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Qatar is preparing to make history by hosting not only their first FIFA World Cup™, but the first ever to be staged in the Middle East. And the peninsula promises to produce a World Cup like no other.
It will be the smallest nation ever to host the global finals, for one, allowing visitors to navigate the country with ease – and even plan for watching multiple matches on the same day. Add to the mix traditional Arab hospitality, and winter weather conditions ideal for watching and playing the beautiful game, and Qatar’s World Cup promises to be one to savour.
The Qatari peninsula shares its only land border with Saudi Arabia, though Bahrain and the United Arab Emirates can be found nearby to the north-west and south-east respectively. It is well used to receiving foreign guests, with a vibrant ex-pat community accounting for 80 per cent of its population.
Qatar has also spent recent years constructing some of the most eco-friendly and architecturally advanced sporting facilities ever seen. All will be on show to the world as the greatest show on earth finally lands in the Middle East.
Humanity is considered to have existed in Qatar for 50,000 years, with settlements from as far back as the Stone Age having been discovered.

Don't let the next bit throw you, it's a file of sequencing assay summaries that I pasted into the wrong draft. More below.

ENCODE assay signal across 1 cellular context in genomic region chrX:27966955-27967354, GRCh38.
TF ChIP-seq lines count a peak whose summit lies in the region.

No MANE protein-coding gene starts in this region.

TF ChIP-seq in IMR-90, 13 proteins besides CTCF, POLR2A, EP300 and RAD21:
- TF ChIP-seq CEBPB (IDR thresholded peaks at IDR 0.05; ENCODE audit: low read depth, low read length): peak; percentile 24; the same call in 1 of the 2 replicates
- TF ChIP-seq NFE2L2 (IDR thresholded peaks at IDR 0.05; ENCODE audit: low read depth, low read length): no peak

The country was introduced and converted to Islam in the seventh century.
Having fallen under the control of various empires down the centuries, Qatar became a British protectorate in 1916.
Following the discovery of oil reserves in the 1930s and the expansion of national infrastructure in the subsequent decades, the country declared independence in 1971.
Before the discovery of oil, fishing and pearl hunting were the nation’s dominant industries.
These days, Qatar is the world’s second-largest exporter of liquefied natural gas.
The country’s currency is the Riyal.
With a compact surface area of just 11,000 square kilometres, Qatar is ranked by the United Nations as the 163rd-largest country in the world. The Qatari peninsula can be traversed from top to bottom in little over two hours.
The vast majority of the nation’s 2.5 million inhabitants can be found in its capital, Doha, which lies midway up the eastern coast.
Qatar does not have any perennial rivers or lakes but does have several wadis. The wadis experience intermittent water flow during the rainy season, which lasts from December to March, encompassing the 2022 FIFA World Cup.
Temperatures in December tend to be around 20 degrees Celsius, sometimes pushing up into the higher 20s.
Eight hours of sun per day, allied to those clement temperatures, make Qatar a popular location for holidaymakers in the winter.
There is very little rain throughout the year, though on average one damp day during the month is expected.
The country’s official language is Arabic, but English is also commonly spoken.